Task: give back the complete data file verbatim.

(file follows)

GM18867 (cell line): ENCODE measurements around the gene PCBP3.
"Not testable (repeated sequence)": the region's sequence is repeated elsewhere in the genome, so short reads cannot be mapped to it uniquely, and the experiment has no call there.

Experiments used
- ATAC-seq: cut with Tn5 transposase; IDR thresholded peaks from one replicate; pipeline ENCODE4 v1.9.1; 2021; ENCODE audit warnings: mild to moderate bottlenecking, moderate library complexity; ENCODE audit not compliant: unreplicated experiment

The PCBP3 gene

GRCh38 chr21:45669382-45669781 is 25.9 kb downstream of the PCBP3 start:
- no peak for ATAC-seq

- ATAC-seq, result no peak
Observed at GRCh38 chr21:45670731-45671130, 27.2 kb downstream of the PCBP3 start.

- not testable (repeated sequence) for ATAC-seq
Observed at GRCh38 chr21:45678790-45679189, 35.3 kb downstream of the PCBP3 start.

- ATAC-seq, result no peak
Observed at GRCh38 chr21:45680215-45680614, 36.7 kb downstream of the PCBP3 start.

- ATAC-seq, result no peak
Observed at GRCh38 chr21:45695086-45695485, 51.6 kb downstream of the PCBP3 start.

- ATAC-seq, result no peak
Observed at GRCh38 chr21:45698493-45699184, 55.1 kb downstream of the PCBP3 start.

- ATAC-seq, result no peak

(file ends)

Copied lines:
GM18867 (cell line): ENCODE measurements around the gene PCBP3.
"Not testable (repeated sequence)": the region's sequence is repeated elsewhere in the genome, so short reads cannot be mapped to it uniquely, and the experiment has no call there.

Experiments used
- ATAC-seq: cut with Tn5 transposase; IDR thresholded peaks from one replicate; pipeline ENCODE4 v1.9.1; 2021; ENCODE audit warnings: mild to moderate bottlenecking, moderate library complexity; ENCODE audit not compliant: unreplicated experiment

The PCBP3 gene

GRCh38 chr21:45669382-45669781 is 25.9 kb downstream of the PCBP3 start:
- no peak for ATAC-seq

- ATAC-seq, result no peak
Observed at GRCh38 chr21:45670731-45671130, 27.2 kb downstream of the PCBP3 start.

- not testable (repeated sequence) for ATAC-seq
Observed at GRCh38 chr21:45678790-45679189, 35.3 kb downstream of the PCBP3 start.

- ATAC-seq, result no peak
Observed at GRCh38 chr21:45680215-45680614, 36.7 kb downstream of the PCBP3 start.

- ATAC-seq, result no peak
Observed at GRCh38 chr21:45695086-45695485, 51.6 kb downstream of the PCBP3 start.

- ATAC-seq, result no peak
Observed at GRCh38 chr21:45698493-45699184, 55.1 kb downstream of the PCBP3 start.

- ATAC-seq, result no peak